- Layer 2 networking: The “data link” layer of the OSI (Open Systems Interconnection) networking model. Layer 2 deals with delivery of frames between two adjacent nodes on a network. Ethernet is a noteworthy example of Layer 2 networking, with MAC represented as a sublayer.
- Layer 3 networking: The “network” layer of the OSI networking model. Layer 3’s primary concern involves routing packets between hosts on top of the layer 2 connections. IPv4, IPv6, and ICMP are examples of Layer 3 networking protocols.
- VXLAN: Stands for “virtual extensible LAN”. Primarily, VXLAN is used to help large cloud deployments scale by encapsulating layer 2 Ethernet frames within UDP datagrams. VXLAN virtualization is similar to VLAN, but offers more flexibility and power (VLANs were limited to only 4,096 network IDs). VXLAN is an encapsulation and overlay protocol that runs on top of existing networks.
- Overlay network: An overlay network is a virtual, logical network built on top of an existing network. Overlay networks are often used to provide useful abstractions on top of existing networks and to separate and secure different logical networks.
- Encapsulation: Encapsulation is the process of wrapping network packets in additional layer to provide additional context and information. In overlay networks, encapsulation is used to translate from the virtual network to the underlying address space to route to a different location (where the packet can be de-encapsulated and continue to its destination).
- Mesh network: A mesh network is one in which each node connects to many other nodes to cooperate on routing and achieve greater connectivity. Network meshes provide more reliable networking by allowing routing through multiple paths. The downside of a network mesh is that each additional node can add significant overhead.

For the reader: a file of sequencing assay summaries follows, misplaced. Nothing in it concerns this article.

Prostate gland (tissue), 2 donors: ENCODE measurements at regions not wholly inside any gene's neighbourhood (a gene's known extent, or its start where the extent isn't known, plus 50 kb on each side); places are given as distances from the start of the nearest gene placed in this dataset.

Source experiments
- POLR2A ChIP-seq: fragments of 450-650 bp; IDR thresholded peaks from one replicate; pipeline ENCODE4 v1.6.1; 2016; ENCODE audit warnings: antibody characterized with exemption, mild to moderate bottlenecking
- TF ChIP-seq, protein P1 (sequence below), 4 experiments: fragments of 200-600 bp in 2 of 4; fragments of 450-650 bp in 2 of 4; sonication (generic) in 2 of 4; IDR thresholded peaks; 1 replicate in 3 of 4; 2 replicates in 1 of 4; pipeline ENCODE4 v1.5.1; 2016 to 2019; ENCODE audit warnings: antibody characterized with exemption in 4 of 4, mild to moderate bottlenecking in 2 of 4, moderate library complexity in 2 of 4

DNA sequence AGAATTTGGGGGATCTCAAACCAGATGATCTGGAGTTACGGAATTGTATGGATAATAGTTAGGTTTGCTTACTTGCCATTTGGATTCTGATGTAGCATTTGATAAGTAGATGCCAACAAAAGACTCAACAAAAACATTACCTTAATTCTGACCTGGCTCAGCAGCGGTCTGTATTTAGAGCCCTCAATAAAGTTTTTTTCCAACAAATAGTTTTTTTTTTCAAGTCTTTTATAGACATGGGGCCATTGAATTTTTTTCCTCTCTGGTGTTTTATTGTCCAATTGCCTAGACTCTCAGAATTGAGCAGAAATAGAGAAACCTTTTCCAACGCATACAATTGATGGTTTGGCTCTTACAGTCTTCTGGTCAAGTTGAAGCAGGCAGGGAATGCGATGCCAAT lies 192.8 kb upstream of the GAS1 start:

- BGP: Stands for “border gateway protocol” and is used to manage how packets are routed between edge routers. BGP helps figure out how to send a packet from one network to another by taking into account available paths, routing rules, and specific network policies. BGP is sometimes used as the routing mechanism in CNI plugins instead of encapsulated overlay networks.
Now that we’ve introduced some of the technology that enables various plugins, we’re ready to explore some of the most popular CNI options.
Flannel, a project developed by the CoreOS, is perhaps the most straightforward and popular CNI plugin available. It is one of the most mature examples of networking fabric for container orchestration systems, intended to allow for better inter-container and inter-host networking. As the CNI concept took off, a CNI plugin for Flannel was an early entry.
Compared to some other options, Flannel is relatively easy to install and configure. It is packaged as a single binary called
flanneld and can be installed by default by many common Kubernetes cluster deployment tools and in many Kubernetes distributions. Flannel can use the Kubernetes cluster’s existing
etcd cluster to store its state information using the API to avoid having to provision a dedicated data store.